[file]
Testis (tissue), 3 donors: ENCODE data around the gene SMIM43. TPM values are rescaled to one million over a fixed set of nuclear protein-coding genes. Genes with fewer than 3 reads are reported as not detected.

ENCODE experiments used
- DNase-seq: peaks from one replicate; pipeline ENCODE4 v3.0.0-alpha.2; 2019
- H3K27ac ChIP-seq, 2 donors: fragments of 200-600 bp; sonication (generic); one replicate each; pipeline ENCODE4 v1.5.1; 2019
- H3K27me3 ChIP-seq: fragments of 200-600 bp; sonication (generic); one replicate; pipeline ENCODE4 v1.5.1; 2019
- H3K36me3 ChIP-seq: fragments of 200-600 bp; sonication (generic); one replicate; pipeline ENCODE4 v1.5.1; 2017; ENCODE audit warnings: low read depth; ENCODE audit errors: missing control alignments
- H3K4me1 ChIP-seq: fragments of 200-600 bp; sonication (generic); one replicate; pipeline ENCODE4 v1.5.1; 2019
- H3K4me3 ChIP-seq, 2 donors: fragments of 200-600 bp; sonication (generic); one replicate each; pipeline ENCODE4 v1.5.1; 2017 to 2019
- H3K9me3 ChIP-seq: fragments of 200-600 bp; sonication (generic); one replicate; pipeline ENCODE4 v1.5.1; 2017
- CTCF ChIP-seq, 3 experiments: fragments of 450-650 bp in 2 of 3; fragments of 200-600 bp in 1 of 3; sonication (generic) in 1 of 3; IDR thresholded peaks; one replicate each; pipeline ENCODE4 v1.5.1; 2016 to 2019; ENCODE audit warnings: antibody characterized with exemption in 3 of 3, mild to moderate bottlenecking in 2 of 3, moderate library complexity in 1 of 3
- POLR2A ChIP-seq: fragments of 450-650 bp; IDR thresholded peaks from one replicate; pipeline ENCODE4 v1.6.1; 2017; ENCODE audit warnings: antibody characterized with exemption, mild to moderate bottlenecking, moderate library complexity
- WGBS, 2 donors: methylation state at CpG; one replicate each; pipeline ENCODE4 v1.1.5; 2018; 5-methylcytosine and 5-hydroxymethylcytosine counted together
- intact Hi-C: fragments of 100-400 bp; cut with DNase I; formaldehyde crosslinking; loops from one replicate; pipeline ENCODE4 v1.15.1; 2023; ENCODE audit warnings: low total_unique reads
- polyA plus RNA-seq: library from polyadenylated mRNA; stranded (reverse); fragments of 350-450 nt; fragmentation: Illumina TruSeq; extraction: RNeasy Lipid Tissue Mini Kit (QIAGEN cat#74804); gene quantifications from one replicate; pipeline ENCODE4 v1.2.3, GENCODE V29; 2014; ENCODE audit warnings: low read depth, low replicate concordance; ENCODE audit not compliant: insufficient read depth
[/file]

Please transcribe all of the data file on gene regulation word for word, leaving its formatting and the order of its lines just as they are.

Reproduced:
Testis (tissue), 3 donors: ENCODE data around the gene SMIM43. TPM values are rescaled to one million over a fixed set of nuclear protein-coding genes. Genes with fewer than 3 reads are reported as not detected.

ENCODE experiments used
- DNase-seq: peaks from one replicate; pipeline ENCODE4 v3.0.0-alpha.2; 2019
- H3K27ac ChIP-seq, 2 donors: fragments of 200-600 bp; sonication (generic); one replicate each; pipeline ENCODE4 v1.5.1; 2019
- H3K27me3 ChIP-seq: fragments of 200-600 bp; sonication (generic); one replicate; pipeline ENCODE4 v1.5.1; 2019
- H3K36me3 ChIP-seq: fragments of 200-600 bp; sonication (generic); one replicate; pipeline ENCODE4 v1.5.1; 2017; ENCODE audit warnings: low read depth; ENCODE audit errors: missing control alignments
- H3K4me1 ChIP-seq: fragments of 200-600 bp; sonication (generic); one replicate; pipeline ENCODE4 v1.5.1; 2019
- H3K4me3 ChIP-seq, 2 donors: fragments of 200-600 bp; sonication (generic); one replicate each; pipeline ENCODE4 v1.5.1; 2017 to 2019
- H3K9me3 ChIP-seq: fragments of 200-600 bp; sonication (generic); one replicate; pipeline ENCODE4 v1.5.1; 2017
- CTCF ChIP-seq, 3 experiments: fragments of 450-650 bp in 2 of 3; fragments of 200-600 bp in 1 of 3; sonication (generic) in 1 of 3; IDR thresholded peaks; one replicate each; pipeline ENCODE4 v1.5.1; 2016 to 2019; ENCODE audit warnings: antibody characterized with exemption in 3 of 3, mild to moderate bottlenecking in 2 of 3, moderate library complexity in 1 of 3
- POLR2A ChIP-seq: fragments of 450-650 bp; IDR thresholded peaks from one replicate; pipeline ENCODE4 v1.6.1; 2017; ENCODE audit warnings: antibody characterized with exemption, mild to moderate bottlenecking, moderate library complexity
- WGBS, 2 donors: methylation state at CpG; one replicate each; pipeline ENCODE4 v1.1.5; 2018; 5-methylcytosine and 5-hydroxymethylcytosine counted together
- intact Hi-C: fragments of 100-400 bp; cut with DNase I; formaldehyde crosslinking; loops from one replicate; pipeline ENCODE4 v1.15.1; 2023; ENCODE audit warnings: low total_unique reads
- polyA plus RNA-seq: library from polyadenylated mRNA; stranded (reverse); fragments of 350-450 nt; fragmentation: Illumina TruSeq; extraction: RNeasy Lipid Tissue Mini Kit (QIAGEN cat#74804); gene quantifications from one replicate; pipeline ENCODE4 v1.2.3, GENCODE V29; 2014; ENCODE audit warnings: low read depth, low replicate concordance; ENCODE audit not compliant: insufficient read depth